Opinion survey gauges public views about growth
Metro today released the results of a public opinion survey designed to develop valid and statistically reliable information regarding the attitudes of residents about the quality of life in the region and growth management principles. Six hundred voters in the Metro region were randomly selected and interviewed on the phone between July 31 and Aug. 3, 2009. The margin of error for the survey is +/- 4 percent.
Summary of findings prepared by Davis, Hibbitts & Midghall, Inc.
Residents are optimistic about the direction of the region, and enjoy the quality of life they have. A majority of voters (58 percent) think things in the region are headed in the right direction. As found in other surveys for Metro about the quality of life in the region, residents value the environment, landscape and the types of activities and lifestyles these things provide. They also value the small community feel, access to a variety of activities and type of people living in the region.
There is widespread support for the region's urban growth boundary, smart growth and protecting the region's farmland, natural areas and standing forests. The environment is one of the top things that contributes to residents' quality of life in the region, and many communicated they do not want population growth and new development to jeopardize it. Residents strongly support development within the current urban growth boundary, including along transportation corridors, building on vacant lots, redeveloping old buildings and creating higher density neighborhoods (if they have parks, natural areas and access to convenient shopping and public transit) to preserve farm and forestland.
Residents across the three counties feel similarly about the quality of life they have in the region. They like the same things (e.g., outdoor recreation opportunities, environmental quality, weather and people/sense of community). They also have similar concerns (e.g., traffic congestion, public safety, government, employment).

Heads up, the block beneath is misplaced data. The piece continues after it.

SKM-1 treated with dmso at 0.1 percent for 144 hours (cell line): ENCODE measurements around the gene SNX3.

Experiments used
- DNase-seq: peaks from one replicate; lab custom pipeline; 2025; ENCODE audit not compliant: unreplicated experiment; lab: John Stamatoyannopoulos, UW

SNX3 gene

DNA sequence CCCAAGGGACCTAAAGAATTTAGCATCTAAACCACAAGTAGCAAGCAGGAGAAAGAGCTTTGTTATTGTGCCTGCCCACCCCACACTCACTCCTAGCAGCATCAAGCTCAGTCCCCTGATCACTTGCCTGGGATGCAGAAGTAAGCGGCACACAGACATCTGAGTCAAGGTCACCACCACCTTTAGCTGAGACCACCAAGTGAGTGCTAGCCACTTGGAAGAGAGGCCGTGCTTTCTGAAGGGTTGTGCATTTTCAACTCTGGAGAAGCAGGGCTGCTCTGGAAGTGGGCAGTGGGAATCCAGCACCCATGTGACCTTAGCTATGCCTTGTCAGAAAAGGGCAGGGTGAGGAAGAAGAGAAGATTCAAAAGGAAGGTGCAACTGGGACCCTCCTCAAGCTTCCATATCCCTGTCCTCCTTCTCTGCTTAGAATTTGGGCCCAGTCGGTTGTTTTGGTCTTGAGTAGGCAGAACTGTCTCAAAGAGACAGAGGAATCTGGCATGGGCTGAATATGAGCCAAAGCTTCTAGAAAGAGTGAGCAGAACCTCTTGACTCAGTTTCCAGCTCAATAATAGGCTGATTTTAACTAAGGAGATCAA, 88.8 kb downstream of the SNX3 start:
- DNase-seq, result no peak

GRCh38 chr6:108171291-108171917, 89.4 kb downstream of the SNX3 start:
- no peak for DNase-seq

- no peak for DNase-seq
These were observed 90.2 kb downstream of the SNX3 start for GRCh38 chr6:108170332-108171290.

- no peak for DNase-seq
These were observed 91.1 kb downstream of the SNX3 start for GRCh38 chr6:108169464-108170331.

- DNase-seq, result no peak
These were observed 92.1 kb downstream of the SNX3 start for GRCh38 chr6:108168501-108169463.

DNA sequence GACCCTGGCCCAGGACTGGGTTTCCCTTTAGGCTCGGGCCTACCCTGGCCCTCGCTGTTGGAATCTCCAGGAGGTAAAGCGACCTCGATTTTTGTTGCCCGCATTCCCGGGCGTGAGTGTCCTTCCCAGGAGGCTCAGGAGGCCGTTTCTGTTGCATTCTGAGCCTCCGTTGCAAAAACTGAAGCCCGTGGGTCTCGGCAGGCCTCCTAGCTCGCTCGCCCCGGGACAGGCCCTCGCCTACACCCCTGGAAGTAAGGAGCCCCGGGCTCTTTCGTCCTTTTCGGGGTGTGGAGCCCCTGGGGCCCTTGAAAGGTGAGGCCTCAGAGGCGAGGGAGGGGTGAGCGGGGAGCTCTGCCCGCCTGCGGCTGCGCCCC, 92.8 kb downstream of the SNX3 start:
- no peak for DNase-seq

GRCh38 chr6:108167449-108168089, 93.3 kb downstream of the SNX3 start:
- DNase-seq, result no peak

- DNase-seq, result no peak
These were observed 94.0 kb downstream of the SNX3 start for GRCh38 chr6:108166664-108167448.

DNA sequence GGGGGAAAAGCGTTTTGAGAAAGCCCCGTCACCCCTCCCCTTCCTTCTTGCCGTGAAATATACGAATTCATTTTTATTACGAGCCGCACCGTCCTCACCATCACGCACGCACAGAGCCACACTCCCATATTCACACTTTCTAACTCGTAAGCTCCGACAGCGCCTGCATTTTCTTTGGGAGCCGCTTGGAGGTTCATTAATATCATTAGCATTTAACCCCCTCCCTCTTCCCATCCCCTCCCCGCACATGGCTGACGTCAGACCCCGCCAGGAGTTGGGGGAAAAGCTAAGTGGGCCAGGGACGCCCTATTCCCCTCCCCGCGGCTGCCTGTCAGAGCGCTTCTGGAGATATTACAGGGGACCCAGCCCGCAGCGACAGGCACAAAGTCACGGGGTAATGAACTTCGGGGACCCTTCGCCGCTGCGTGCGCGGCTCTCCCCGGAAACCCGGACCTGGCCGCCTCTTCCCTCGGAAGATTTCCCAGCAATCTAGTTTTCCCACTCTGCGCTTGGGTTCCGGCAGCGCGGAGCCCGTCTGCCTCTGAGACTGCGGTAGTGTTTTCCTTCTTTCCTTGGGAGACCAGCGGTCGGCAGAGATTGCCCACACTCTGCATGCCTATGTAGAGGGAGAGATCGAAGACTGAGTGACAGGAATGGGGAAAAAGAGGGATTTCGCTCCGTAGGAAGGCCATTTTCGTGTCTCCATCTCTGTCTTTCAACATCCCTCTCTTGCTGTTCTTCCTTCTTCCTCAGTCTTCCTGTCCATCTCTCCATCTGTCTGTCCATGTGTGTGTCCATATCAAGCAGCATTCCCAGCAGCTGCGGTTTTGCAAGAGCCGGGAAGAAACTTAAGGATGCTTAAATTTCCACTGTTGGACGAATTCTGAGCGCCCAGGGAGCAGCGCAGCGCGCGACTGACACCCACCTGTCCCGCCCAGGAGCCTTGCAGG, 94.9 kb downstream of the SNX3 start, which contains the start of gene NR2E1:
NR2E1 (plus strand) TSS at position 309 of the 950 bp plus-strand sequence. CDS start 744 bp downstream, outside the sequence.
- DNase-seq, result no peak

While there are differences in priorities and the acceptability of planning principles across age, education, and income groups, the starkest demographic differences are by residency type and county. Residents in Multnomah and Washington counties showed stronger support for the urban growth boundary, higher density growth and alternative modes of transportation than those in Clackamas County. Even so, a majority of Clackamas County residents supported new development to accommodate population growth coming through the redevelopment of land within the current urban growth boundary, reusing and revitalizing old buildings and vacant lots in already developed areas resulting in more people and increased activity in those areas, and development of public transit biking and walking as an alternative to the automobile.
Importantly, during the past decade Washington County residents, whose views were once more uniform with those living in Clackamas County, have identified closer to or in many cases almost equally with their counterparts in Multnomah County. Residents with higher levels of education and income levels also showed the most support for the urban growth boundary and the planning principles tested. While those ages 18 to 34 had strong support for high density development and public transit infrastructure, they were less likely to have strong opinions about whether or not the urban growth boundary is expanded.
Resident support for the urban growth boundary and higher density development is dependent on certain things:
- understanding the potential for redevelopment of vacant lots within the urban growth boundary and revitalizing old buildings, and being assured that this kind of development will precede or be done concurrently with the development of any undeveloped land within the boundary
- being assured that new development of any kind is carefully designed, accompanied with parks, natural spaces and easy access to public transit, and is walkable
- knowing the location of any new development relative to nearby neighborhoods and the level of increase in population density and activity level; otherwise, residents will assume the worst
- understanding that higher density development is a way to conserve farm and forest land and natural spaces, and is an alternative to urban sprawl.